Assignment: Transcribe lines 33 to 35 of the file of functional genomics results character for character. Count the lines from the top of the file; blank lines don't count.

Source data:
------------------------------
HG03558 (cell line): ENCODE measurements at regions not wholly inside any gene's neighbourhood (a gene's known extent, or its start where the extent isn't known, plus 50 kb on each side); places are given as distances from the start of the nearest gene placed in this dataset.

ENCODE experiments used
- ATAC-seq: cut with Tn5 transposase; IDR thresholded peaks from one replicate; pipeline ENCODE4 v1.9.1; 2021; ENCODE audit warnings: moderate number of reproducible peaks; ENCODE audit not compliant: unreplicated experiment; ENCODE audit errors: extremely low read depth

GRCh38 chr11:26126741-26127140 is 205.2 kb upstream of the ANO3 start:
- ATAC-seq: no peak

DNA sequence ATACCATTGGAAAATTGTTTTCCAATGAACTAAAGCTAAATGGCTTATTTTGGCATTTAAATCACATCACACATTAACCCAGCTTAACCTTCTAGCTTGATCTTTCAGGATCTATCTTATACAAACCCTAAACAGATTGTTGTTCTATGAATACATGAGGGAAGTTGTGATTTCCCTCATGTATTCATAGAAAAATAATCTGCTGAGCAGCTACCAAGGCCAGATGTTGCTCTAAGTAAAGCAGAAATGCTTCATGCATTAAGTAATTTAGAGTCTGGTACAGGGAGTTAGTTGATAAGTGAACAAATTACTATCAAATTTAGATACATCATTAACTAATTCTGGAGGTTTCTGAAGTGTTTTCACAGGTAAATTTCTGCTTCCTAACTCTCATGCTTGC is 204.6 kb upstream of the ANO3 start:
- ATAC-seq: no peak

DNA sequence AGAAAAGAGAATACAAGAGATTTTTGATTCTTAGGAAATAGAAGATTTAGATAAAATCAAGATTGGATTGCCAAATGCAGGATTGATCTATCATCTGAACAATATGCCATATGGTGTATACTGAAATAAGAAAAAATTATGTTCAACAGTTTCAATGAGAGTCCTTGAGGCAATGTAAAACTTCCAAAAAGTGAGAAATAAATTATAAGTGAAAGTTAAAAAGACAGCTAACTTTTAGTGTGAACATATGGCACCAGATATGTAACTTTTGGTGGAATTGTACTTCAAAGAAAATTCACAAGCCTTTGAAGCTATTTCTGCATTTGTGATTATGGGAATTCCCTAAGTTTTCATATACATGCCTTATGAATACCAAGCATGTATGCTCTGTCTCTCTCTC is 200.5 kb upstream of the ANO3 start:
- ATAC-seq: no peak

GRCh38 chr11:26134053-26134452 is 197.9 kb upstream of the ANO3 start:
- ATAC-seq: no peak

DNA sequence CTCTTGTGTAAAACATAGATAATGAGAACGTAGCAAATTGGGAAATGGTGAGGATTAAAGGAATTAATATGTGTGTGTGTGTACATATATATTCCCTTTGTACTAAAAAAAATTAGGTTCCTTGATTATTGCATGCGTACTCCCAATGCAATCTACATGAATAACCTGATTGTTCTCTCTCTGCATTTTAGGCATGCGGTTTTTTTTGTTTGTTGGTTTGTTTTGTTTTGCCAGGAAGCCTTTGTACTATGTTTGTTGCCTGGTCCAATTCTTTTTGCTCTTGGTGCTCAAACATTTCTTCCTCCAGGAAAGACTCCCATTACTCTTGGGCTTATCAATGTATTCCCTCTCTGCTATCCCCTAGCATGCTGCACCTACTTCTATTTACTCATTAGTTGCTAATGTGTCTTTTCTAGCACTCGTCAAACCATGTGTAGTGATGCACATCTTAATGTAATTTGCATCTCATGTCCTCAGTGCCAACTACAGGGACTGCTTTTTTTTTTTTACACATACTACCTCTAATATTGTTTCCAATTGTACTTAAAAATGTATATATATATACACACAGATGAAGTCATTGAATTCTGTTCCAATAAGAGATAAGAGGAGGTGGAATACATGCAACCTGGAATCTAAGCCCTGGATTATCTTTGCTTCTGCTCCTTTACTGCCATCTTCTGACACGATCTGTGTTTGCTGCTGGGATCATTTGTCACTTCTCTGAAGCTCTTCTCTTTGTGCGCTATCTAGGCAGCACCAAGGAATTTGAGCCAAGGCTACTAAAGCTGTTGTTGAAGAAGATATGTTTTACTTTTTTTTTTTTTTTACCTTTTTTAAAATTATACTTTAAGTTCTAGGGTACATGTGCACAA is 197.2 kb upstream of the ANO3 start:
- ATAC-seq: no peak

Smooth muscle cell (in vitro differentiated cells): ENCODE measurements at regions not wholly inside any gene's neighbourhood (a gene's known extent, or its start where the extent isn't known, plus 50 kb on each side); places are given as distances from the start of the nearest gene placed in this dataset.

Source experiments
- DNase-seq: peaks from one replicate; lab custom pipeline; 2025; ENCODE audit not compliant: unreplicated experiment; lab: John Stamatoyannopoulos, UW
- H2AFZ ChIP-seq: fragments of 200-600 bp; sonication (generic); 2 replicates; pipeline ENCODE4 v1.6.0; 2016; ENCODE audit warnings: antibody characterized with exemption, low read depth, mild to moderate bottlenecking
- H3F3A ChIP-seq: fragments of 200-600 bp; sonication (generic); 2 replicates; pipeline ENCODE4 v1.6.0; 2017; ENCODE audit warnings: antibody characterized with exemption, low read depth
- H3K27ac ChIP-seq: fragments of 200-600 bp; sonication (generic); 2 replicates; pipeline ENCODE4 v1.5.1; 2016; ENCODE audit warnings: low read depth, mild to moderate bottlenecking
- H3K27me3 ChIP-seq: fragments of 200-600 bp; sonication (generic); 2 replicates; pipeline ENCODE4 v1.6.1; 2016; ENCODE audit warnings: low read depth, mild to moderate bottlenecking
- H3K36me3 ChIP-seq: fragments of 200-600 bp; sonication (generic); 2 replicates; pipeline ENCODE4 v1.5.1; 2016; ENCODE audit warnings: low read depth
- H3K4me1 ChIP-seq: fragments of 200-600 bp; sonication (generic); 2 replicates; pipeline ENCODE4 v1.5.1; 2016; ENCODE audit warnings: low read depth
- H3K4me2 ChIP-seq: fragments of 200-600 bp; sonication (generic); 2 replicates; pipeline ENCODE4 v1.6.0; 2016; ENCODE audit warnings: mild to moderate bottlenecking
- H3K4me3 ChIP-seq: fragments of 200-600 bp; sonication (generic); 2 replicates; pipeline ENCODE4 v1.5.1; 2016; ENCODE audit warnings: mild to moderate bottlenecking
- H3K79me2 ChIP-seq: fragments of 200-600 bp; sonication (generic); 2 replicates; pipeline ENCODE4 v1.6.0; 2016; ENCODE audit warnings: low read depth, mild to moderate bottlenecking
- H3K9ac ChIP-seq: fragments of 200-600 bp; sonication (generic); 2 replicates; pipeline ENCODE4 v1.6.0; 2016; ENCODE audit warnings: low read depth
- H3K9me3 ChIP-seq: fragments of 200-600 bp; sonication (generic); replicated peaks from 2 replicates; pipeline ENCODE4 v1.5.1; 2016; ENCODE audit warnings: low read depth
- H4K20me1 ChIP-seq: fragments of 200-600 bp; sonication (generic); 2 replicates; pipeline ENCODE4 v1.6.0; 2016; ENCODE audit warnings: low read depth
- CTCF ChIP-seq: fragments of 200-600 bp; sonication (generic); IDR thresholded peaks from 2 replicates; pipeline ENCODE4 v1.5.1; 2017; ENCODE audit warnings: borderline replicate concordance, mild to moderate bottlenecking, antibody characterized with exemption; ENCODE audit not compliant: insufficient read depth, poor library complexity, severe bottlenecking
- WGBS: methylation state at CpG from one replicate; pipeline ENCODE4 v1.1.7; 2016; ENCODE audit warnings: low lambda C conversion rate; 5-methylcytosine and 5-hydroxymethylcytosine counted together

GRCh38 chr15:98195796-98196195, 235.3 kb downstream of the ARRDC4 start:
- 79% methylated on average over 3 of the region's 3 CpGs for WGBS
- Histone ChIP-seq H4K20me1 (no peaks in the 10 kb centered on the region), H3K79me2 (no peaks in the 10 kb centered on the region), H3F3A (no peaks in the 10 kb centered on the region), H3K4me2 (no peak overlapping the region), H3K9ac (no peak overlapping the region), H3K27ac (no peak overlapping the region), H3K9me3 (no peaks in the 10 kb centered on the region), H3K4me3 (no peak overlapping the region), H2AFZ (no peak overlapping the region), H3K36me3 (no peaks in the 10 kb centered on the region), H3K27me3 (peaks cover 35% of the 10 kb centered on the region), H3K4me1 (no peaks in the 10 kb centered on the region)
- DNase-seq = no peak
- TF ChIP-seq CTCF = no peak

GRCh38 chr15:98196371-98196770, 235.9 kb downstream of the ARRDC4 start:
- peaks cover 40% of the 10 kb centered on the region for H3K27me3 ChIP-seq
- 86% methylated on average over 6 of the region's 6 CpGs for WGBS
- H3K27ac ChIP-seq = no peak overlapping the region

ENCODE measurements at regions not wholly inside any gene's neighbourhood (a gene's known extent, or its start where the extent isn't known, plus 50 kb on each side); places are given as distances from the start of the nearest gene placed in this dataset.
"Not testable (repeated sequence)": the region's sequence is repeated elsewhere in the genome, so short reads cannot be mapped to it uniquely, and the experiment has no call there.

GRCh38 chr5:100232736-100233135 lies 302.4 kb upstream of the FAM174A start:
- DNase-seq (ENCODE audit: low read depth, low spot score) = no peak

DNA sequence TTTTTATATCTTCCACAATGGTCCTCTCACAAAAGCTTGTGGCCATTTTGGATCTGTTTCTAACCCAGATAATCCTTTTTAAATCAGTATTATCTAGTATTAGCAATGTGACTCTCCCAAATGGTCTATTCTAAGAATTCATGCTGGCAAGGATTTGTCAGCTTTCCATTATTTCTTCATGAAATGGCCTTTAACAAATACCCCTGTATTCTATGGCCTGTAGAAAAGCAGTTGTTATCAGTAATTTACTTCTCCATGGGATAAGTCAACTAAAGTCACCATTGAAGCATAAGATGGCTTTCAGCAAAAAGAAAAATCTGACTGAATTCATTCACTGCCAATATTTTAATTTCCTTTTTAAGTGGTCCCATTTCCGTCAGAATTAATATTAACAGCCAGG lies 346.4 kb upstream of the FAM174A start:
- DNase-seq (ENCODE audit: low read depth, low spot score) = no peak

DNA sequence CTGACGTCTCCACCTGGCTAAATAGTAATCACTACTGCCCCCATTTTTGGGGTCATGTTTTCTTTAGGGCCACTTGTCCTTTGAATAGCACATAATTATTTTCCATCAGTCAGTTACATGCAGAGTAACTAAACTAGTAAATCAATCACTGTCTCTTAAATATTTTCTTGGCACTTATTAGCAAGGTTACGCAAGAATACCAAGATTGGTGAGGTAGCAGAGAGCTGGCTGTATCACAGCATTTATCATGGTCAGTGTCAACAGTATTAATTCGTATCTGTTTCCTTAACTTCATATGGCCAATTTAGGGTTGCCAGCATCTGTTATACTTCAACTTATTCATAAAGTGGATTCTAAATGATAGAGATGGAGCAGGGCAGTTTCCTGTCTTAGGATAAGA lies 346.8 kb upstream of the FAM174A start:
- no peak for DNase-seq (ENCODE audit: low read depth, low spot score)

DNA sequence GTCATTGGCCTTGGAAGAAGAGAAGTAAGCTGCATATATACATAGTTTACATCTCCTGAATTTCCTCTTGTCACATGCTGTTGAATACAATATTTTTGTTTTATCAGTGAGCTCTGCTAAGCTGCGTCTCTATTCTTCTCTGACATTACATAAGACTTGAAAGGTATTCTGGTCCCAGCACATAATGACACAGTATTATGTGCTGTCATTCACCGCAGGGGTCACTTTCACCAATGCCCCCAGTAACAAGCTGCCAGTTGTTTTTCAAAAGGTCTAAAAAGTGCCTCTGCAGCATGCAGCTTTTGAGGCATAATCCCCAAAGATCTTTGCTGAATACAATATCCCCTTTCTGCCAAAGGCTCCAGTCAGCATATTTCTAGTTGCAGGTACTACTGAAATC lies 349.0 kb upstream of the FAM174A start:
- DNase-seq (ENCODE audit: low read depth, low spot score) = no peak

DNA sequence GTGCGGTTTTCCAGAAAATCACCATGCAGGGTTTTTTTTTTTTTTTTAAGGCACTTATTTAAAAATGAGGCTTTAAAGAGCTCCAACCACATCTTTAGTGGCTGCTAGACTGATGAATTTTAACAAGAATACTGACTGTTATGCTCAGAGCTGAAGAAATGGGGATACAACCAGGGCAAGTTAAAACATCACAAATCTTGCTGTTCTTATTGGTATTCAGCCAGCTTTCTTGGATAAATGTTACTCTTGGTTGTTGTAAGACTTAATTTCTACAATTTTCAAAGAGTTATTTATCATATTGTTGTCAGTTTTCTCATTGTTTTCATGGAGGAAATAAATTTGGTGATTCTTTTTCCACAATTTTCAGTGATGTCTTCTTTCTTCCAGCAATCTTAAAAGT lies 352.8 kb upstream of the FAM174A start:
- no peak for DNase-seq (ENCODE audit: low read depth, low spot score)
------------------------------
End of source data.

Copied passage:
- Histone ChIP-seq H4K20me1 (no peaks in the 10 kb centered on the region), H3K79me2 (no peaks in the 10 kb centered on the region), H3F3A (no peaks in the 10 kb centered on the region), H3K4me2 (no peak overlapping the region), H3K9ac (no peak overlapping the region), H3K27ac (no peak overlapping the region), H3K9me3 (no peaks in the 10 kb centered on the region), H3K4me3 (no peak overlapping the region), H2AFZ (no peak overlapping the region), H3K36me3 (no peaks in the 10 kb centered on the region), H3K27me3 (peaks cover 35% of the 10 kb centered on the region), H3K4me1 (no peaks in the 10 kb centered on the region)
- DNase-seq = no peak
- TF ChIP-seq CTCF = no peak